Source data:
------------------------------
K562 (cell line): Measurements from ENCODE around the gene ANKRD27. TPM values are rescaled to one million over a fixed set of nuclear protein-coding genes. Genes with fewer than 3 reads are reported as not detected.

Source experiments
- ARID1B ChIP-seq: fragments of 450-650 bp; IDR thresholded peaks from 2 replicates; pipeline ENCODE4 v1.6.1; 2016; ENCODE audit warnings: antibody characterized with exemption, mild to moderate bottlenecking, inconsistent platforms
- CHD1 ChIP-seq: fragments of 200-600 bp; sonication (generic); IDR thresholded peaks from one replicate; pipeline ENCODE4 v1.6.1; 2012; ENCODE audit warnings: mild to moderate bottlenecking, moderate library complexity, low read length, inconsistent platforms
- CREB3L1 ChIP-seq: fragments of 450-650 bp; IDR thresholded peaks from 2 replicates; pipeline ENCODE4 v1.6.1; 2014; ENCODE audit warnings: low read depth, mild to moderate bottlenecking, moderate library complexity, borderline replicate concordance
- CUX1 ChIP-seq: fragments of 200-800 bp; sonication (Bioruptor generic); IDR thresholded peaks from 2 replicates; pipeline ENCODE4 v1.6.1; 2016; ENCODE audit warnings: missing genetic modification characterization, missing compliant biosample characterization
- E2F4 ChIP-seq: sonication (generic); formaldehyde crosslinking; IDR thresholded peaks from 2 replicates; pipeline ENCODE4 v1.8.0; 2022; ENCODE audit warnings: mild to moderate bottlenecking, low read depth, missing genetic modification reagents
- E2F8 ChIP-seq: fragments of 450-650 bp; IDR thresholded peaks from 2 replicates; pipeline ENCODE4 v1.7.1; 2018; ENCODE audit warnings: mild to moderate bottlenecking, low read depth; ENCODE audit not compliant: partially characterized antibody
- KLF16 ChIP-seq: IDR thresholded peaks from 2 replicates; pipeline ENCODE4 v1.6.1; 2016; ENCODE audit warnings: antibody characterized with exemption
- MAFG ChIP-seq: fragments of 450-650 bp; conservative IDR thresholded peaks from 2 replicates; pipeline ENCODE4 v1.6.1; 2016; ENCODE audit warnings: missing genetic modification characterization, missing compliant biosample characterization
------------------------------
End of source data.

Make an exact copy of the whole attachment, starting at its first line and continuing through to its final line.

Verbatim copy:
K562 (cell line): Measurements from ENCODE around the gene ANKRD27. TPM values are rescaled to one million over a fixed set of nuclear protein-coding genes. Genes with fewer than 3 reads are reported as not detected.

Source experiments
- ARID1B ChIP-seq: fragments of 450-650 bp; IDR thresholded peaks from 2 replicates; pipeline ENCODE4 v1.6.1; 2016; ENCODE audit warnings: antibody characterized with exemption, mild to moderate bottlenecking, inconsistent platforms
- CHD1 ChIP-seq: fragments of 200-600 bp; sonication (generic); IDR thresholded peaks from one replicate; pipeline ENCODE4 v1.6.1; 2012; ENCODE audit warnings: mild to moderate bottlenecking, moderate library complexity, low read length, inconsistent platforms
- CREB3L1 ChIP-seq: fragments of 450-650 bp; IDR thresholded peaks from 2 replicates; pipeline ENCODE4 v1.6.1; 2014; ENCODE audit warnings: low read depth, mild to moderate bottlenecking, moderate library complexity, borderline replicate concordance
- CUX1 ChIP-seq: fragments of 200-800 bp; sonication (Bioruptor generic); IDR thresholded peaks from 2 replicates; pipeline ENCODE4 v1.6.1; 2016; ENCODE audit warnings: missing genetic modification characterization, missing compliant biosample characterization
- E2F4 ChIP-seq: sonication (generic); formaldehyde crosslinking; IDR thresholded peaks from 2 replicates; pipeline ENCODE4 v1.8.0; 2022; ENCODE audit warnings: mild to moderate bottlenecking, low read depth, missing genetic modification reagents
- E2F8 ChIP-seq: fragments of 450-650 bp; IDR thresholded peaks from 2 replicates; pipeline ENCODE4 v1.7.1; 2018; ENCODE audit warnings: mild to moderate bottlenecking, low read depth; ENCODE audit not compliant: partially characterized antibody
- KLF16 ChIP-seq: IDR thresholded peaks from 2 replicates; pipeline ENCODE4 v1.6.1; 2016; ENCODE audit warnings: antibody characterized with exemption
- MAFG ChIP-seq: fragments of 450-650 bp; conservative IDR thresholded peaks from 2 replicates; pipeline ENCODE4 v1.6.1; 2016; ENCODE audit warnings: missing genetic modification characterization, missing compliant biosample characterization